Rotella was right. In a tournament whose pro-am format over the first three days can test the patience of pros worn out at the end of a long season, Duval coolly opened with a 65, and by the time he closed with a 70 on a blustery final day, he had made 27 birdies to finish 18 under par.
On Sunday he survived a three-putt from 12 feet on the 9th hole that dropped him three strokes behind Foreman. He made an impossibly fast 40-footer for birdie at the 11th and three more birdies to take a one-stroke lead to the 72nd, which he bogeyed.
If Duval feared he was reverting to an old pattern, he still had an advantage over Forsman. An amiable 39-year-old who hasn't won since 1992, Forsman admitted that he was extremely nervous. In the playoff he thought about victory when Duval skinned a bunker shot 15 feet past the pin. All Forsman had was a 35-foot chip from the fringe. "I thought, Yeah, the table's set," he said. But when he addressed his ball, "my hands were shaking." Forsman stubbed the shot and then ran his putt six feet by the hole. After Duval made his for the win, Forsman conceded that he was relieved. "The way things were going, I would've missed that one, too," he said.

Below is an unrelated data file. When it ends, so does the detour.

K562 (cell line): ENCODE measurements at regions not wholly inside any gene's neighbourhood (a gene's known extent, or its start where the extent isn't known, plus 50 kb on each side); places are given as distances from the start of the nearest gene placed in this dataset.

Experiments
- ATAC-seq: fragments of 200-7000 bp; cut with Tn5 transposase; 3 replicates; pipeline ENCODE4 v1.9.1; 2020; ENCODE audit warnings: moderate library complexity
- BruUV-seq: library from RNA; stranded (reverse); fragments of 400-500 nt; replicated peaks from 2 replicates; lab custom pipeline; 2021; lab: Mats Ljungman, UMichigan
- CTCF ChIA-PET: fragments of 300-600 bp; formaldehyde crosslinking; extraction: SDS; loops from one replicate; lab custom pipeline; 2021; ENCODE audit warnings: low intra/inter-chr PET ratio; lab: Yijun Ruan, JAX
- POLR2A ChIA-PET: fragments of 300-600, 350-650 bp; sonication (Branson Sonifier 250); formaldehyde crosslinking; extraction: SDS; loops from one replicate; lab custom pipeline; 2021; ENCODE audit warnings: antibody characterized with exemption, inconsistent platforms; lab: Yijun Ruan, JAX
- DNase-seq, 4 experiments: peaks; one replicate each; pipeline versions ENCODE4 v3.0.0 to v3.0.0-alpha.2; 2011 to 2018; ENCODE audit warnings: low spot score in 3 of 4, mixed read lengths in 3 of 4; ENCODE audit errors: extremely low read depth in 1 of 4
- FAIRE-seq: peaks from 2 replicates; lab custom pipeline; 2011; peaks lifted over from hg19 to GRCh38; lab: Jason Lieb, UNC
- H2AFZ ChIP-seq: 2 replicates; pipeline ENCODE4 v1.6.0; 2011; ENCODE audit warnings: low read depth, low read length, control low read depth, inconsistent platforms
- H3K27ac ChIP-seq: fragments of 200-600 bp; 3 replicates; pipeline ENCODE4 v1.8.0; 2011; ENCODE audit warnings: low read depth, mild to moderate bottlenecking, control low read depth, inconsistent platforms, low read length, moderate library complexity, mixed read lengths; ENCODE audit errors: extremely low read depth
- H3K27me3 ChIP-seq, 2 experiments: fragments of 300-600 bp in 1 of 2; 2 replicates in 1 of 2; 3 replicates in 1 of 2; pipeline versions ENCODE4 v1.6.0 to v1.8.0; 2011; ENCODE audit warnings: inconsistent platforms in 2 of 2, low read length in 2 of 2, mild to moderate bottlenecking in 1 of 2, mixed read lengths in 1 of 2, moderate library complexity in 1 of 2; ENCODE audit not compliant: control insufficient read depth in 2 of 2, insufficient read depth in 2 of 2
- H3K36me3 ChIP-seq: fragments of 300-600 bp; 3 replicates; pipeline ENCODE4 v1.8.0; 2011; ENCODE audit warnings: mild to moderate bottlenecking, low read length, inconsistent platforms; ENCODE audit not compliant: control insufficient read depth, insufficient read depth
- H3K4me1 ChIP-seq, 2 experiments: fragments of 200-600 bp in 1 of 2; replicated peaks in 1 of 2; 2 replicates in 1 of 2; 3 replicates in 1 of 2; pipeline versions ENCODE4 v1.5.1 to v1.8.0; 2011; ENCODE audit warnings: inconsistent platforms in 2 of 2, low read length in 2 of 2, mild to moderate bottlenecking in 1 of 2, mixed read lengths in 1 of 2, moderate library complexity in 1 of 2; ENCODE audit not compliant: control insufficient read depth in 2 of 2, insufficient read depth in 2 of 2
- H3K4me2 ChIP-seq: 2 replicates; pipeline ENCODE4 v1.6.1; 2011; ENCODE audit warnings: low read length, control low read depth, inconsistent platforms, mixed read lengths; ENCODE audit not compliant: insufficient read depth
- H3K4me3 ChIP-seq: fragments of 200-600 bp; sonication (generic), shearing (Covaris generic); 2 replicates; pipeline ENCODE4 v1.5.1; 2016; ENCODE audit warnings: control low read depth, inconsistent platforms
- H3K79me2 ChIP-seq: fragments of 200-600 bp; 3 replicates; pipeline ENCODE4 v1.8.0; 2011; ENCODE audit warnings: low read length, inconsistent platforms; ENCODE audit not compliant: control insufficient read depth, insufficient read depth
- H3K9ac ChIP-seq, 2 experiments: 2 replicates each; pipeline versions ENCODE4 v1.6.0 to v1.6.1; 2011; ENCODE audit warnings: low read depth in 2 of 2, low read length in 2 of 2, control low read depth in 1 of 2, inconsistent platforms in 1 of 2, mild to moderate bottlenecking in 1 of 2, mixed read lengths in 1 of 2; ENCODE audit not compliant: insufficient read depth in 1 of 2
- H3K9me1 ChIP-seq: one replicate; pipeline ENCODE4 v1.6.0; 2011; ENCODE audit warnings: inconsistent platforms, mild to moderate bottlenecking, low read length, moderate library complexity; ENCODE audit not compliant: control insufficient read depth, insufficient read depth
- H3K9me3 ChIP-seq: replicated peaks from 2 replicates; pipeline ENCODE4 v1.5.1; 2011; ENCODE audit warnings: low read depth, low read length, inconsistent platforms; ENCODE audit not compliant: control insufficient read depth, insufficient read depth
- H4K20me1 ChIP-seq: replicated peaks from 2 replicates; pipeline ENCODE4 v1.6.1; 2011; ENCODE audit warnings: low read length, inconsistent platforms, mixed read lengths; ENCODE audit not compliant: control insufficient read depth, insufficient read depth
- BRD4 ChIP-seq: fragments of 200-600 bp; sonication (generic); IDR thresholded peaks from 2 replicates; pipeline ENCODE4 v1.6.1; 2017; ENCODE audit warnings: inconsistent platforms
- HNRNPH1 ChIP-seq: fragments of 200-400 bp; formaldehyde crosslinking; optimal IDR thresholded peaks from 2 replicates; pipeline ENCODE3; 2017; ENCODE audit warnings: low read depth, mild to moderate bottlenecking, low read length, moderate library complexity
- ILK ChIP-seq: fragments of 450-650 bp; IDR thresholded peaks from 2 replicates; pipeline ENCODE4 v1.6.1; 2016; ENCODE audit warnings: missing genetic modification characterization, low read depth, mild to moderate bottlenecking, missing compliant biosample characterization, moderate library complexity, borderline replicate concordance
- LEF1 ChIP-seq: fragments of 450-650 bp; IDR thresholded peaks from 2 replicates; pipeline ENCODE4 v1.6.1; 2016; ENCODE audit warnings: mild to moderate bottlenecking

Forsman's red eyes betrayed how desperately he wanted to win, in particular to erase the memory of the '93 Masters. Only one stroke back on Sunday, Forsman dunked his tee shot on the 12th hole into Rae's Creek and made quadruple-bogey 7. "I want to bury that goddam Masters," he said with uncharacteristic ferocity, "but winning—getting it done—is so difficult. I want to know what makes other guys do it."
Unfortunately, that's still a mystery, even for David Duval, who should know better than anyone.